A woman walks onto a red carpet… You know what follows. Every element of her physical appearance is analysed, from her shoes to her eyelashes. And in the case of this year’s Golden Globes, we had something more interesting than usual to observe. Lola Kirke, actor and younger sister of the Girls star Jemima Kirke, had decided to not remove the hair from her underarms for the event.
Now, the most sinister reaction to this decision was illuminated in Kirke’s subsequent Instagram post, thanking those people who didn’t send her death threats on account of her body hair. This is a reminder of sexism in its most clearly abhorrent, thuggish and direct form. It shows the prevalence of abusive behaviour, designed to aggressively remind all women of their “place”. But the reaction to her appearance also showed us a more passive version of sexism, wherein Kirke’s body hair was only acceptable in the context of her good looks.
“She still looks beautiful!” was the defence that seemed in the eyes of many to justify Kirke’s choice. And that is completely missing the point. Kirke’s underarms were discussed in the tabloids like an accessory, with commenters patting themselves on the back for their liberal attitudes, praising Kirke’s body hair within the context of her general attractiveness.
But this response will not liberate women, for we will always have inequality so long as women are compelled to, at all costs, look pretty. My underarm hair, when I had enough courage to stop shaving it, did not look like Kirke’s. And I did not look like Kirke when sporting it.
As can often be the case with women of colour, particularly those of south Asian heritage, my hair is very long, very dark, very thick and stretches across a large section of my underarm. I was embarrassed about it, because I thought people wouldn’t like how it looked.
During the couple of months when I had the strength to resist shaving, I would wear long-sleeved tops as much as possible. While my boyfriend would constantly assure me that he actively preferred my looking as though I’d gone through puberty, I would still often keep my top on during sex, or my arms clamped to my side.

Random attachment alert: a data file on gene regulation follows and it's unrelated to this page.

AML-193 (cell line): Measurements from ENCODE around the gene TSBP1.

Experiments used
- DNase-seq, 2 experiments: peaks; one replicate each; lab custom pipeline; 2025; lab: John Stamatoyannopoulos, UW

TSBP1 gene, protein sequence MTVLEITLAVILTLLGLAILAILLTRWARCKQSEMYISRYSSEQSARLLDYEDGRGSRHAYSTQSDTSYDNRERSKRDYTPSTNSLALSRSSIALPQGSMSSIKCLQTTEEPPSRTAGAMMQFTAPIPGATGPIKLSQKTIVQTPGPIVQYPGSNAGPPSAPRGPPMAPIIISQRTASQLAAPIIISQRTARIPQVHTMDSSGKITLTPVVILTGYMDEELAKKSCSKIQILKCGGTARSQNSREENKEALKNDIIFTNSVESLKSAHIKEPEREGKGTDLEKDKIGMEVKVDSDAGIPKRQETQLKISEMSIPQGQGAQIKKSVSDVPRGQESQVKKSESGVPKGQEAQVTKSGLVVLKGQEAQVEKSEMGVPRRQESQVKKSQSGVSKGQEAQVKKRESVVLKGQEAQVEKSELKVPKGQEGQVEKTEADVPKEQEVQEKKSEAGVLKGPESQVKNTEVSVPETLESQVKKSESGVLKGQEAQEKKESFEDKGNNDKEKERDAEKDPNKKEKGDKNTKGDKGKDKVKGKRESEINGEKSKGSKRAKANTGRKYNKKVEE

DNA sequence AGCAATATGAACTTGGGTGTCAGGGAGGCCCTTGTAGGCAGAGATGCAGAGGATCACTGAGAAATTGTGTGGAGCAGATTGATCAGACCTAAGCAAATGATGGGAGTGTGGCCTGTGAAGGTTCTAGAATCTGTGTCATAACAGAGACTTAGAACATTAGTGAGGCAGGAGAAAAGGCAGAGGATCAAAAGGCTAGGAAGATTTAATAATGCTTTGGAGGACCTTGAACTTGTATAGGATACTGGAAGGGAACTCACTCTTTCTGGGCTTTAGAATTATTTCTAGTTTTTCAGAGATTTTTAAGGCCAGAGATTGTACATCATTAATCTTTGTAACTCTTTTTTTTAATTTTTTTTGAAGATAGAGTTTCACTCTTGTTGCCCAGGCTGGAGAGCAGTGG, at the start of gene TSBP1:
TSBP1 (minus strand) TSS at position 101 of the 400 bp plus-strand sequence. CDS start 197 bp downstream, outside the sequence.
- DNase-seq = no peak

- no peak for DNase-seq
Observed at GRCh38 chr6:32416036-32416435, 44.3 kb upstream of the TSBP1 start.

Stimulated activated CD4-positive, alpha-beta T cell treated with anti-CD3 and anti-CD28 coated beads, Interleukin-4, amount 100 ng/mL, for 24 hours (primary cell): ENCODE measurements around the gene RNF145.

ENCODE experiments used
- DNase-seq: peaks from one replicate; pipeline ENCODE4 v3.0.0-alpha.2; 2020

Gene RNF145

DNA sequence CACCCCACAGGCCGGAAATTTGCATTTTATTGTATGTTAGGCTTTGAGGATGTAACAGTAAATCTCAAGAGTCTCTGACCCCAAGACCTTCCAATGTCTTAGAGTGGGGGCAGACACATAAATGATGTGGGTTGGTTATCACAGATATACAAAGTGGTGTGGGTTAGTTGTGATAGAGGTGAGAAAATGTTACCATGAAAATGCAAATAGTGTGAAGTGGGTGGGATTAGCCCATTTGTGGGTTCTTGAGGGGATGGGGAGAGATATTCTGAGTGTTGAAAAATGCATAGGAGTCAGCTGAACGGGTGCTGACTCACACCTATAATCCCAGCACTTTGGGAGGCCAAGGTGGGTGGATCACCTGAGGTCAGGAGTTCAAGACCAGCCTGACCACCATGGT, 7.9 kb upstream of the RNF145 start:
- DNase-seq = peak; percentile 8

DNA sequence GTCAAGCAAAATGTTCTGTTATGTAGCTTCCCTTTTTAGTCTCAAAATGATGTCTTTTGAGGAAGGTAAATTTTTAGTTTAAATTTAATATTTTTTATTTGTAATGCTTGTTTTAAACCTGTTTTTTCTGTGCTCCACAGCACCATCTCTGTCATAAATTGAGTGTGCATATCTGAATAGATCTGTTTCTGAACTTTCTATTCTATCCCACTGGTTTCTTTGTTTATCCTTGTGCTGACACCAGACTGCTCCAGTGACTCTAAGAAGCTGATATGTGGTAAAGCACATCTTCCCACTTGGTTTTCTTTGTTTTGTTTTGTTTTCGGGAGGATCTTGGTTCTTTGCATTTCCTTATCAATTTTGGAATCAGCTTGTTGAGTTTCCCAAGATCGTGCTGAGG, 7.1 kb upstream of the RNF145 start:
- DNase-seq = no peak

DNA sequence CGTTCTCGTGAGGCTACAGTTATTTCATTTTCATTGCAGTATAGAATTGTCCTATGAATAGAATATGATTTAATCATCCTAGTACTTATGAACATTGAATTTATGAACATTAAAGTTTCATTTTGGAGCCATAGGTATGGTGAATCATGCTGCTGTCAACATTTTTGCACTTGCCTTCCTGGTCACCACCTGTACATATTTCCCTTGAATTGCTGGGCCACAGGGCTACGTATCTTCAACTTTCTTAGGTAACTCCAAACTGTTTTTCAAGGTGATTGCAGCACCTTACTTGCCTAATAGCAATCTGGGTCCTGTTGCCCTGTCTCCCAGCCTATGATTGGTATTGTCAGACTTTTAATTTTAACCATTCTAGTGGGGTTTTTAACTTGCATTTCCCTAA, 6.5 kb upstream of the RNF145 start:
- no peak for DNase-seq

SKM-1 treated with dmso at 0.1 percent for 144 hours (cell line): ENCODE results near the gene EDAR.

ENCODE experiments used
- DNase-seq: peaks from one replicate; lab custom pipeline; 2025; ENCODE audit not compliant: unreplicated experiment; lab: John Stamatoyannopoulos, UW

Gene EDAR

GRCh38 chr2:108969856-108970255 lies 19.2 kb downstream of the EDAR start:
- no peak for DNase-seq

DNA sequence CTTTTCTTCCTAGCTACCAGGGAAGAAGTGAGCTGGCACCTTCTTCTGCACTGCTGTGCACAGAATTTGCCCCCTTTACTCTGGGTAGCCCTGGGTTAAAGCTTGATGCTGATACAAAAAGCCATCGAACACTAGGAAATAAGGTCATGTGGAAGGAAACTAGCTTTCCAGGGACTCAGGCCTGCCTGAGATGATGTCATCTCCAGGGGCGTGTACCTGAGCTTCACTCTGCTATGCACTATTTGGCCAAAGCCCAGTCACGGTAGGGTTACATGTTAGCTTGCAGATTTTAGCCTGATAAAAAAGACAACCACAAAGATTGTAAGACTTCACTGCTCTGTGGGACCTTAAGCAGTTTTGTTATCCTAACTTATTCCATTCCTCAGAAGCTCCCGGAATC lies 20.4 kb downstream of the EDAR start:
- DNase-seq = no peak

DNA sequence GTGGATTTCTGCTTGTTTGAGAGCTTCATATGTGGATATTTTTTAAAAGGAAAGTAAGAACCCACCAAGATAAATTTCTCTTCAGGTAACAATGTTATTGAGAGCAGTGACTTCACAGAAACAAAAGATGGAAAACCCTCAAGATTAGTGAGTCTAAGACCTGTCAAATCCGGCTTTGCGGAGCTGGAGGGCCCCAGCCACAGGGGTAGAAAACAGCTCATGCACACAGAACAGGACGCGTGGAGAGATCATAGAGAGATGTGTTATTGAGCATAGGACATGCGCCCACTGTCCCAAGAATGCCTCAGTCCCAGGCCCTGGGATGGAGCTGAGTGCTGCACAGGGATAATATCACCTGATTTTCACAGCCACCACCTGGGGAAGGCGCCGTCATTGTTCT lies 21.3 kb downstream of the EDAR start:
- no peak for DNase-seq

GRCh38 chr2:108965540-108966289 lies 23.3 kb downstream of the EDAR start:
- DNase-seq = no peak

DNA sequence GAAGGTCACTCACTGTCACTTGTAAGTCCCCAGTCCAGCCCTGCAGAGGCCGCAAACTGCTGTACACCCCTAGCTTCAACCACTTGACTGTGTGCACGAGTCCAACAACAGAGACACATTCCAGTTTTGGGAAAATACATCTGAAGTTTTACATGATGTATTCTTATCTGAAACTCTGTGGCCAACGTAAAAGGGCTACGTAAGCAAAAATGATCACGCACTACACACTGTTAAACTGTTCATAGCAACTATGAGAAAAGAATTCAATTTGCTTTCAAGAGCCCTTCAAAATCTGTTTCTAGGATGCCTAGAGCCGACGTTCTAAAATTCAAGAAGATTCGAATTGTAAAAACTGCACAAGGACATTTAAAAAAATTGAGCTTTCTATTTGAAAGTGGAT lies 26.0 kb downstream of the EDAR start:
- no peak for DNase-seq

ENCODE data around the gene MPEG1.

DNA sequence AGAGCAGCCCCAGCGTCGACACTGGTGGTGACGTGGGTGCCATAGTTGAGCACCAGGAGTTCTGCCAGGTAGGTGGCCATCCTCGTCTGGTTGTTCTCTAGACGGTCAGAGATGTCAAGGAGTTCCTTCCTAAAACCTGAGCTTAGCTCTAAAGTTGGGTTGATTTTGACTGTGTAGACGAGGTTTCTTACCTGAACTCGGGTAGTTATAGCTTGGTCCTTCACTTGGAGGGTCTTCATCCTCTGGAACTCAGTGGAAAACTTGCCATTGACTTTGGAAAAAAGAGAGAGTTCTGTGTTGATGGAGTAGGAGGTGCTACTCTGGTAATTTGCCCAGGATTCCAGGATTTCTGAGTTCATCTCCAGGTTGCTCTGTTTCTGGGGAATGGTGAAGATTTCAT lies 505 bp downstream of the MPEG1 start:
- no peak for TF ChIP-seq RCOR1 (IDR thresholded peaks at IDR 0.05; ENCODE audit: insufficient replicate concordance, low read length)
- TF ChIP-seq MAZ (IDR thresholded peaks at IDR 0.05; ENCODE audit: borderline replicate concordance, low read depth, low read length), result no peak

But that insecurity is not created by people like Lola Kirke. Yes, as a relatively un-hairy, stereotypically beautiful white woman, her embracing her body hair was less challenging than it might have been.
But ultimately, in bravely defying the social norm, Kirke was questioning the ideal of hairlessness. By essentially saying, “Hey, hairiness is our basic human right”, Kirke was kicking against the expectations that oppress all women, but most particularly women of colour. She did something brave, that will hopefully make it easier for women in the future to do the same thing.
But we must be very careful when we talk about Kirke’s body hair in the context of how beautiful she is. While it is progressive to say that underarm hair is beautiful, it is damaging to imply that it is only because she is beautiful, and can continue to look conventionally pretty with body hair, that her decision not to shave becomes permissible.
Such an understanding will only create a further problem for women. Girls will ask themselves: Am I pretty enough to have body hair? Am I too naturally hairy to let my body hair grow? Is my outfit nice enough for me to not shave my underarms?
Kirke’s move was totally body-positive, but the reception of it was problematic. If we reserve liberation for women who can make it look pretty and unchallenging, female oppression will continue to rage.
Join our new commenting forum
Join thought-provoking conversations, follow other Independent readers and see their replies